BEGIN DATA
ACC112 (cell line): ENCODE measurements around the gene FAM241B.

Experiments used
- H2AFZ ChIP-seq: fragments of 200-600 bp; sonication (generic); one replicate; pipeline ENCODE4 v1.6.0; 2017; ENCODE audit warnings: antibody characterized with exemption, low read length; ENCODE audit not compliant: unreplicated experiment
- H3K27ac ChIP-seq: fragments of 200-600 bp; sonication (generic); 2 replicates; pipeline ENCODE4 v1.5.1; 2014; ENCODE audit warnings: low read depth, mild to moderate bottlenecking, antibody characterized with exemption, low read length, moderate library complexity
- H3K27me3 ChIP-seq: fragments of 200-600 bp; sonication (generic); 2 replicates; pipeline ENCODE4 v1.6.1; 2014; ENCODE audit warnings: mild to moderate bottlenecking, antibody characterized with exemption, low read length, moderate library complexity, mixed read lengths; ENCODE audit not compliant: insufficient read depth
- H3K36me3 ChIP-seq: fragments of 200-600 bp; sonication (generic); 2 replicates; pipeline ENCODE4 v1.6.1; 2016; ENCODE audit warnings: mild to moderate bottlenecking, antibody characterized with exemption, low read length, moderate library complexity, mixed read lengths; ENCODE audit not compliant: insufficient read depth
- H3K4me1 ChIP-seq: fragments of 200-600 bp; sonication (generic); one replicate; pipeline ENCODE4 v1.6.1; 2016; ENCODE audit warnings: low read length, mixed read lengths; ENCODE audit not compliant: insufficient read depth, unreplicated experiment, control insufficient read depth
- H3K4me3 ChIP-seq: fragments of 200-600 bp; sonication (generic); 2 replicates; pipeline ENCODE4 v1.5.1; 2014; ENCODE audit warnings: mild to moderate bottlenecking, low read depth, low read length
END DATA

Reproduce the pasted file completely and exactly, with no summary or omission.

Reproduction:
ACC112 (cell line): ENCODE measurements around the gene FAM241B.

Experiments used
- H2AFZ ChIP-seq: fragments of 200-600 bp; sonication (generic); one replicate; pipeline ENCODE4 v1.6.0; 2017; ENCODE audit warnings: antibody characterized with exemption, low read length; ENCODE audit not compliant: unreplicated experiment
- H3K27ac ChIP-seq: fragments of 200-600 bp; sonication (generic); 2 replicates; pipeline ENCODE4 v1.5.1; 2014; ENCODE audit warnings: low read depth, mild to moderate bottlenecking, antibody characterized with exemption, low read length, moderate library complexity
- H3K27me3 ChIP-seq: fragments of 200-600 bp; sonication (generic); 2 replicates; pipeline ENCODE4 v1.6.1; 2014; ENCODE audit warnings: mild to moderate bottlenecking, antibody characterized with exemption, low read length, moderate library complexity, mixed read lengths; ENCODE audit not compliant: insufficient read depth
- H3K36me3 ChIP-seq: fragments of 200-600 bp; sonication (generic); 2 replicates; pipeline ENCODE4 v1.6.1; 2016; ENCODE audit warnings: mild to moderate bottlenecking, antibody characterized with exemption, low read length, moderate library complexity, mixed read lengths; ENCODE audit not compliant: insufficient read depth
- H3K4me1 ChIP-seq: fragments of 200-600 bp; sonication (generic); one replicate; pipeline ENCODE4 v1.6.1; 2016; ENCODE audit warnings: low read length, mixed read lengths; ENCODE audit not compliant: insufficient read depth, unreplicated experiment, control insufficient read depth
- H3K4me3 ChIP-seq: fragments of 200-600 bp; sonication (generic); 2 replicates; pipeline ENCODE4 v1.5.1; 2014; ENCODE audit warnings: mild to moderate bottlenecking, low read depth, low read length